The overweight that we have in equities is financed by underweighting global investment grade bonds. Such bonds now yield an effective interest rate of 3.4 per cent, which is around 0.3 percentage points higher than in the summer. The rise in interest rates is not enough to make such bonds more attractive compared to equities.

Fixed income

As we are entering December, we are not making any changes to the fixed-income portfolio. For a long time, we have been very well positioned for a rise in global interest rates, by owning bonds with short rather than long maturities.


We are moving European equities from an overweight to a neutral weight. Europe is the region with the weakest development in macroeconomics. We see the same situation when we look at companies' earnings. At the same time, we want to make the cyclical exposure in the portfolio wider. We do this by investing in the materials and industrial sector.

At the beginning of October, the oil price was USD 85 per barrel. The price is now at USD 60. That is a decline of almost 30 per cent, and we have to go back to October 2017 to find a similar level, as shown in the figure below.
In light of the substantial decline, we have again reviewed our overweight position in Norwegian equities and the energy sector. In this context, it is important to find out whether the price drop is due to challenges on the supply side or the demand side. Challenges related to demand are more serious, as they may indicate weaker economic growth. As we see it, it is first and foremost the supply of oil that has changed. One month ago, it was expected that the Iranian export of oil would decrease by 1.2 million barrels per day. However, the Trump administration has made exceptions from the sanctions against Iran, allowing eight countries to import oil from Iran after all. The shortfall of oil supply will thus not be as significant as expected. It was this amendment from the US government that accelerated the drop in the price of oil. The demand for oil is more stable. Over the last few years, it has gone up by approximately 1.5 per cent per year. We have no signals indicating that this growth will stop. If we also look at the spare capacity in the world's oil production, we find that it is approximately 1.5 million barrels per day. Spare capacity means the production of oil that can quickly be supplied to the market. A spare capacity of 1.5 million barrels is less than the average for the last 10 years. In other words, the oil market is vulnerable to challenges related to production. Considering the small spare capacity and the stable demand for oil, we find the latest oil price drop to be too large. We are therefore maintaining our overweight position in the energy sector and Norwegian equities. A weak Norwegian krone also makes Norwegian equities more attractive.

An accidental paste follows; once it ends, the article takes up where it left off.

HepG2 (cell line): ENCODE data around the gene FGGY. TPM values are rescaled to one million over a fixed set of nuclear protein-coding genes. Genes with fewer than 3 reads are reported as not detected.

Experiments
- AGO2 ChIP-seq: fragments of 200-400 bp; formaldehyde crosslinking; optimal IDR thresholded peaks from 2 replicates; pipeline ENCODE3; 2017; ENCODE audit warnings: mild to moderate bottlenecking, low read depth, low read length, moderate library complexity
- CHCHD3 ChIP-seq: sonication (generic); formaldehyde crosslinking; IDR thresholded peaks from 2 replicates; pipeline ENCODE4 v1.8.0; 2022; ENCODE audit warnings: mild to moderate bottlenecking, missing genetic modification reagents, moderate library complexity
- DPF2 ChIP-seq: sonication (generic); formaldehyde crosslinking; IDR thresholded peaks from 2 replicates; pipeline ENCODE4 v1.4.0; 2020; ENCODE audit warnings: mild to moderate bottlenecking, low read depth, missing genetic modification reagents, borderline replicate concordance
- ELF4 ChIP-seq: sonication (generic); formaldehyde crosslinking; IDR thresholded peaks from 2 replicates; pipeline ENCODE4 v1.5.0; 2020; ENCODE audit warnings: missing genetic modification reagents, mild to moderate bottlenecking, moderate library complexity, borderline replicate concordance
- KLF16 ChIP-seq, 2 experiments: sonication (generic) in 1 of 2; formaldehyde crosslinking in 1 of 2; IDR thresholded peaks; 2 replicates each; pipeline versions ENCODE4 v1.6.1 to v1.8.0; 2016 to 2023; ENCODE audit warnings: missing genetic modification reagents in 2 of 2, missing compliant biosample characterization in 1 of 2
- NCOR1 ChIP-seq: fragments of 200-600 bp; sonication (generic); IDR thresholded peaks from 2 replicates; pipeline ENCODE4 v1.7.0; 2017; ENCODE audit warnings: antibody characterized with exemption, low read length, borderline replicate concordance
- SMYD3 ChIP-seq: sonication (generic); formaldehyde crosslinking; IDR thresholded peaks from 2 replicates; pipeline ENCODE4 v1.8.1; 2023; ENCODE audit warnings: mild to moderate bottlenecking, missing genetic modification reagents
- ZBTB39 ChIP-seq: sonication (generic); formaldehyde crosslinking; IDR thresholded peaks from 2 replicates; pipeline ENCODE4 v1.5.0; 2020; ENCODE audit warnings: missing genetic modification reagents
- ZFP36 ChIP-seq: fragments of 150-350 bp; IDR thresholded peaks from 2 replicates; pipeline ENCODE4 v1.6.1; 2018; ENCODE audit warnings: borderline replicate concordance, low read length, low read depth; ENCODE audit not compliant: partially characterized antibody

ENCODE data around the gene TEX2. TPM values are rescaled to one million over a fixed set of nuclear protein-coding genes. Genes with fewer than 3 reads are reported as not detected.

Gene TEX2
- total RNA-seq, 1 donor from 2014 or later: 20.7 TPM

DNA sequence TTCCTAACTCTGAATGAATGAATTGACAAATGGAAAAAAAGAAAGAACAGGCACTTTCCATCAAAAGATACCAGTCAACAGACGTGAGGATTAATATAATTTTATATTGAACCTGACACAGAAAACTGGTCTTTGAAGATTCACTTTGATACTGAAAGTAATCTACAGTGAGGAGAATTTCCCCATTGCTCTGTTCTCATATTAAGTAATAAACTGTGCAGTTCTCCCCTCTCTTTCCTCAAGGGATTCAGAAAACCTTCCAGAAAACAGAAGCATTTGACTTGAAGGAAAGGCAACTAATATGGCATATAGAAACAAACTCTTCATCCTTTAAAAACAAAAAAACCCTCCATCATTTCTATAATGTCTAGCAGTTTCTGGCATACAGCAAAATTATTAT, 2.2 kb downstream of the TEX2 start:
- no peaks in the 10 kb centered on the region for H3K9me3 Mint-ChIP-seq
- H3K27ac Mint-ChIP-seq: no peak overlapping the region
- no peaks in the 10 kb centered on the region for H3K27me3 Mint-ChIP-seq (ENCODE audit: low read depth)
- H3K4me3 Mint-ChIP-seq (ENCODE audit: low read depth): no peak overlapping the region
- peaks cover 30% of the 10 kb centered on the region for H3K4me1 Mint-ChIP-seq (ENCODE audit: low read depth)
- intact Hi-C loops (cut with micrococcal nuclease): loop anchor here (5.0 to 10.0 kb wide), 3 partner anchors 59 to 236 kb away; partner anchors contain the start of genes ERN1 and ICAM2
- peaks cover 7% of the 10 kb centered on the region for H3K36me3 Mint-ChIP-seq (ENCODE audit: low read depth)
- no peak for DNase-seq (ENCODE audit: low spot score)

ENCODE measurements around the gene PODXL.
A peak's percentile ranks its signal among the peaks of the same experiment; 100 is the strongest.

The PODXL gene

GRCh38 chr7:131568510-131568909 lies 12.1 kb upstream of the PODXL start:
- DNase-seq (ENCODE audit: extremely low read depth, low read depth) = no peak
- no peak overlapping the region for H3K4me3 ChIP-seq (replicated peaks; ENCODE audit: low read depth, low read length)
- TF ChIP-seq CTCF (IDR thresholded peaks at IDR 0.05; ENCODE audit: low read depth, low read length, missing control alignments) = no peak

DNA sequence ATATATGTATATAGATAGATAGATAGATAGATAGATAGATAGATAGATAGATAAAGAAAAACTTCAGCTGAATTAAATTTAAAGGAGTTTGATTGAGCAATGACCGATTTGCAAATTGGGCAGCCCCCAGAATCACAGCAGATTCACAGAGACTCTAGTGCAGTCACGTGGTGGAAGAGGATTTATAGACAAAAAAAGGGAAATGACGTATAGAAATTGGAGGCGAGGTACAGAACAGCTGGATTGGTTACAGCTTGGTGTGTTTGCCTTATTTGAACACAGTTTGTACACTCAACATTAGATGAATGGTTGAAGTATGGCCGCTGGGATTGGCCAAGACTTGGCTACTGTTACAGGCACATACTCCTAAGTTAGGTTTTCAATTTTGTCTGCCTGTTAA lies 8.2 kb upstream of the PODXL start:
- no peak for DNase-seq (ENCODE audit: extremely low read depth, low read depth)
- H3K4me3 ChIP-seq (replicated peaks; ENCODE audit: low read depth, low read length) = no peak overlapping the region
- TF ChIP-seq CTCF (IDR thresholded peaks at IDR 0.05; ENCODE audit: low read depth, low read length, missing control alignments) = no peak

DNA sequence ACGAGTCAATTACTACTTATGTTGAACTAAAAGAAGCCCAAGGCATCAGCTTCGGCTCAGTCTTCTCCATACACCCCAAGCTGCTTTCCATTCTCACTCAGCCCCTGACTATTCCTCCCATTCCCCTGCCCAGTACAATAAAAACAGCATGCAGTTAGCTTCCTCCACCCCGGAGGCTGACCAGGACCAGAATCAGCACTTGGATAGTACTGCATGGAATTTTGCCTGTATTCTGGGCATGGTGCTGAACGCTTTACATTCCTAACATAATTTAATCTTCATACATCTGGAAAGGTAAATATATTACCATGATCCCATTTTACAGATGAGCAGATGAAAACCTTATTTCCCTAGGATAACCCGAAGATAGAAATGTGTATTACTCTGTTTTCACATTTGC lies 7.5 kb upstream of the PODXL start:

Apart from downgrading European equities we are not making any changes to our equities portfolio. In addition to maintaining the energy sector and Norwegian equities, we are overweighting equities in emerging economies. We are also maintaining our overweight position in finance and technology. The first-mentioned overweight is justified partly by our belief that interest rates will go up in the long term and partly by the reasonable valuation of the sector. The valuation of the technology sector has become more reasonable after the recent price correction. This, combined with the fact that we are considering the technology sector to be in a structural tailwind, is what has prompted us to maintain our overweight position.